An interview with Deb Gallagher about her experience creating a family through “the messy miracle of international adoption.” Deb first talks about the degree of homophobia she encountered as a lesbian seeking to adopt a child both domestically and internationally. She describes the way she had to enter the closet for the first time since age 15 in order to have the chance to adopt a child. She describes her grief at bringing a child away from her home culture and language to a country that is so racist. She observes the many ways that her daughter’s experience of being in this culture is so different from her own as a white person.
An interview with clinical social worker and birth mother, Marilyn Bronzi about giving up her child for adoption. Marilyn describes the sense of secrecy and shame that surrounded out of wedlock pregnancy in 1966. “It was like having a relative in jail.” She describes her process of making the decision and making peace with it in different ways over the years. Marilyn describes not talking to anyone about the loss for 23 years for fear of judgment. She also describes the experience of reunification with her daughter Lisa, and the ways that she and Lisa’s family have been able to come together. Marilyn affirms that giving up her child was an expression of loving her child, and wanting her to have the best life she could have.
An interview with psychologist, researcher and author, Diane Ehrensaft about the psychological experience of parenting children conceived through the assistance of a donor. Diane describes the challenges parents face in coping with “genetic assymetry” between the parents, and fears that disclosing to the child will undermine the bonding with the non-biological parent. Diane also speaks of the challenges for the child who may experience, “genealogical bewilderment” if the donor is anonymous, and their own need to establish a sense of identity and belonging. Diane affirms the value of open discussion in families that decrease the potential shame and ultimately affirm the deep bonds that parents have with their children.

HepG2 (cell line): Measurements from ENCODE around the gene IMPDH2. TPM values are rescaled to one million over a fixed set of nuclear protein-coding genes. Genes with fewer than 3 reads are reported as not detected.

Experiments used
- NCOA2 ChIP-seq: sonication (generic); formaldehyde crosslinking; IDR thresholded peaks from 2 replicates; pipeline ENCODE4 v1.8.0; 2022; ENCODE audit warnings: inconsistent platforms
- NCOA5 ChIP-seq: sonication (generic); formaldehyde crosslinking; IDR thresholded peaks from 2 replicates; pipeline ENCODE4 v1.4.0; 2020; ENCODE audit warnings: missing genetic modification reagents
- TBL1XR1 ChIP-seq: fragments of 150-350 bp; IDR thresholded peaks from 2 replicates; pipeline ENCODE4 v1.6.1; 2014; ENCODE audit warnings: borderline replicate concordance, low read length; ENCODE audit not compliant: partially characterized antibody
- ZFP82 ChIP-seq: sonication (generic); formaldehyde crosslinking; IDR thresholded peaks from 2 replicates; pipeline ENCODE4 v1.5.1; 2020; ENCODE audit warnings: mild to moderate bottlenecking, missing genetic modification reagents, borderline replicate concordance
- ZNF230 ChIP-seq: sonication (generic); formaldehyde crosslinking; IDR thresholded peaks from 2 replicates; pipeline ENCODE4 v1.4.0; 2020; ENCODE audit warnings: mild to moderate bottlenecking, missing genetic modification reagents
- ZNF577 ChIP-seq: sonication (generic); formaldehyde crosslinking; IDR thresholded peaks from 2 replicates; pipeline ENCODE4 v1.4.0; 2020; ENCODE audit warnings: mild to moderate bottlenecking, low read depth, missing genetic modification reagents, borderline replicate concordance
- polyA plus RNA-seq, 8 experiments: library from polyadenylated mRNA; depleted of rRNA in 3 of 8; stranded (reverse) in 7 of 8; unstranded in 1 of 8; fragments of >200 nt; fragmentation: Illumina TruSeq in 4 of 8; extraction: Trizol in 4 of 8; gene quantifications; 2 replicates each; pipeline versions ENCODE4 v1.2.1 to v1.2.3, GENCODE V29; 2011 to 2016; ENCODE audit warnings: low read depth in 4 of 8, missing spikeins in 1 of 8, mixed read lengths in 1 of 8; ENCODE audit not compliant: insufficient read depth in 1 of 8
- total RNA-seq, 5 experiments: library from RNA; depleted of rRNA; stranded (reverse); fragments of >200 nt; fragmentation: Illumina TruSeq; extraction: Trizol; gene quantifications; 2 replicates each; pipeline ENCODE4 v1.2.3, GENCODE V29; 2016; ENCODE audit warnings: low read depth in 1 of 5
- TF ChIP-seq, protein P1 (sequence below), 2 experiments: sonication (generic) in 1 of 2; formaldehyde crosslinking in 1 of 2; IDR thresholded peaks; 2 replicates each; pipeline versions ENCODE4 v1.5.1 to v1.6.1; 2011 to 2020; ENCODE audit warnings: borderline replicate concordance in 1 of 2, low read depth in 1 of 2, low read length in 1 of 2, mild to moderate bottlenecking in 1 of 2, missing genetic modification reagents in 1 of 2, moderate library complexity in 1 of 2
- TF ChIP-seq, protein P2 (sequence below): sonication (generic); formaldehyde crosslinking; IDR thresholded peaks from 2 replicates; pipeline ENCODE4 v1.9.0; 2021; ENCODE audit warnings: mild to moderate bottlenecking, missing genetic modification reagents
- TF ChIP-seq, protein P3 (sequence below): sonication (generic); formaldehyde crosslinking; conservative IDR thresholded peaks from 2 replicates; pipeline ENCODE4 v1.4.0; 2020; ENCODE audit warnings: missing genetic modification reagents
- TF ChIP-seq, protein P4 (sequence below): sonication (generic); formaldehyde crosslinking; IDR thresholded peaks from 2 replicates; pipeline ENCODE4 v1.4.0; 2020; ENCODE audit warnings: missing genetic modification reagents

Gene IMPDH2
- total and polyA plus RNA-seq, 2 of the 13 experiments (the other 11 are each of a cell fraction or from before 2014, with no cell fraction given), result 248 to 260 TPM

An interview with author, adoptee and clinician, Joyce Maguire Pavao about parenting an adopted child. Joyce describes the changing demographics of adopted children, and how adopted children are increasingly older and may have experienced trauma as well as the loss of their birth family. Joyce asserts that “adoption doesn’t fix anything, ” and that each member of the adoptive relationship will still need to grieve their losses. She describes ways that families can honor the birth family and reassures parents that their child will not be confused about who their parents are, because they know so well who has raised them. Joyce describes the importance of early disclosure to adopted children about their own origins, and also tells her own story of finding and reconnecting with her birth family, with the support of her parents.
An interview with social psychologist and author, Susan Newman about the stigma and misinformation about only children. She describes studies that not only show that only children do not suffer from the lack of siblings but show improved academic achievement. She reports that the stereotypes of being spoiled, bossy and lonely do not hold up to research and that only children families are the fastest growing type of family in the US and in many parts of the western world, approaching a quarter of all families. She describes the factors that lead parents to have one child including wanting to give the child the best of their limited resources and time, wanting to avoid favoritism and rivalry, marriage and child-bearing happening later in life, secondary infertility, and the economy. Her books are Parenting Your Only Child, and The Case for the Only Child: Your essential Guide.